The JCHR has added its voice to the long list of voluntary agencies that have called for Section 9 to be

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repealed. In the reply to their report published last Thursday, the Government said that they were still conducting the Section 9 review. Can the Minister explain how that has happened? The Government said that it would be premature to repeal Section 9 before the completion of the review, implying—as they have all along—that if the review showed that coercion was a total failure they would strike it out. Never in the dozens of debates and questions in both Houses has it been suggested that, even if the pilots were a disaster, social and financial coercion might be kept for use against particularly recalcitrant families. I can hardly think of a more hateful and controversial idea, and one which reinforces my view that noble Lords should not have agreed to take this Bill in Grand Committee. If we cannot get rid of Section 9 altogether now with the consent of the Minister, we will certainly have to put it to the House on Report.

On support for asylum seekers generally, we are particularly concerned about the burdens which have been arbitrarily laid on particular local authorities. In their carefully argued response to the consultation paper on UASC, the LGA, its Scottish and Welsh counterparts and the directors of social services, through the UASC reform steering group, warn that the present crude grants regime needs to be reformed to take account of the changes in care needs at the age of 16, for instance. Clearly local authorities are not going to volunteer to become specialist authorities as envisaged in the consultation document unless they are assured of full cost recovery and that asylum support will be funded separately from the general grant settlement. There is also a particular issue with the funding arrangements to cover the provision of services to UASC post-18, where the spend for 2006-07 is estimated to have been £50 million while the government grant was only £12.3 million. It would be sensible for the Government to err on the side of generosity, making the grant offer to ensure that candidate specialist authorities can enter into detailed discussions with the Government without fearing that council tax payers in their area will be required to subsidise the scheme or cut existing services to pay for it. If they pay slightly more than the cost, this may well assist the local authorities when selling the idea to their residents. I beg to move.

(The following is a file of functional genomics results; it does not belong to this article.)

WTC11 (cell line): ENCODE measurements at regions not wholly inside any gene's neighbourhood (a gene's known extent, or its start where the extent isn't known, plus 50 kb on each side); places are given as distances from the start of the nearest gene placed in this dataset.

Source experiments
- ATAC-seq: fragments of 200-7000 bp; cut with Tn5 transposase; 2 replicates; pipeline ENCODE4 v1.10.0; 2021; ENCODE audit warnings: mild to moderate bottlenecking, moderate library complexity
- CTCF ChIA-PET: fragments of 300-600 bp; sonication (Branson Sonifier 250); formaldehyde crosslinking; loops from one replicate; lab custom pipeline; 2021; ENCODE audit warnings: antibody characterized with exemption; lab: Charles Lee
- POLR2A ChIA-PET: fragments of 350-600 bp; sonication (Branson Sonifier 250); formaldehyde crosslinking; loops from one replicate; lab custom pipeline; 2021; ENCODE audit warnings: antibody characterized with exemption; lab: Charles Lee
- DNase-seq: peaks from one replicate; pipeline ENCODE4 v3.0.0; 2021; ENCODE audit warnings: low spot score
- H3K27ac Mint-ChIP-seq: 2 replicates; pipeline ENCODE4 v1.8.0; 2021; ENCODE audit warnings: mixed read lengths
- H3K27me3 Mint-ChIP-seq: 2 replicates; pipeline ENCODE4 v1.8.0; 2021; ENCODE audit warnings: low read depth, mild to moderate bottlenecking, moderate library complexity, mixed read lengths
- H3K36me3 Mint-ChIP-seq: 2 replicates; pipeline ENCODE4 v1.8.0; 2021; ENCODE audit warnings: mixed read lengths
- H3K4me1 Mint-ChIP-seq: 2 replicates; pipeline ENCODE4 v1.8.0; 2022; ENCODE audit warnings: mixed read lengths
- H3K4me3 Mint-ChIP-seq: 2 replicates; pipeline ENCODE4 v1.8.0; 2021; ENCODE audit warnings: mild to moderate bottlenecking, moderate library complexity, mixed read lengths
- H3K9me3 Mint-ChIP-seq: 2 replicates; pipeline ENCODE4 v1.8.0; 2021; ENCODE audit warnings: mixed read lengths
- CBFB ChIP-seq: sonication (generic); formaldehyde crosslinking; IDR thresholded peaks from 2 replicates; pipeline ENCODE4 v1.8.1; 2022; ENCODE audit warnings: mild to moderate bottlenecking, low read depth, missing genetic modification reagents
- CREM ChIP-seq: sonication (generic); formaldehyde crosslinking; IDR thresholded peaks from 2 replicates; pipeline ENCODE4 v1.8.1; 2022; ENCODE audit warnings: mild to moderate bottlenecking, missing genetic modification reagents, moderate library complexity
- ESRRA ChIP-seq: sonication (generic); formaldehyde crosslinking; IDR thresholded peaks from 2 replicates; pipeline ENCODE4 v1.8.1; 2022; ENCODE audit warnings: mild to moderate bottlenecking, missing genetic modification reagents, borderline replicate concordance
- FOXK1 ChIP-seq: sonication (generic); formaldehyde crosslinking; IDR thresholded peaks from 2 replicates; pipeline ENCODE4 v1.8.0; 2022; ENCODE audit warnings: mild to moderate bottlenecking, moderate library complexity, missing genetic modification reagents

Lord Roberts of Llandudno: I support my noble friend Lord Avebury’s amendment. I suggest that it is time that the Government weighed this up in the most serious way possible. Under the previous Prime Minister we saw policies seemingly driven by tabloid pressure—if the Murdoch press said this or Fox News said that, then the Government seemed to go that way. With a new Prime Minister we may get a more open approach on these matters.

Let us dispel some of these media myths. People who come here—asylum seekers or not—often suffer extreme poverty. The Penrose report of 2002 said that 85 per cent of asylum seekers regularly experience hunger, 95 per cent are unable to buy clothes or shoes and 80 per cent are unable to maintain their health. It estimated that 2,100 refugee children are out of school in London alone. These people are already in a desperate situation. Some will say, “People come here

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only to take advantage of our benefits system”. I spoke to a former commissioner who was well versed in European Union politics. He told me that, in his time, 363,000 people came from eastern Europe to the UK and only 16 claimed benefits. That destroys for ever the myth that people come here just to take unfair advantage of our system. If that impression is put forward by the media, some people will always go with it.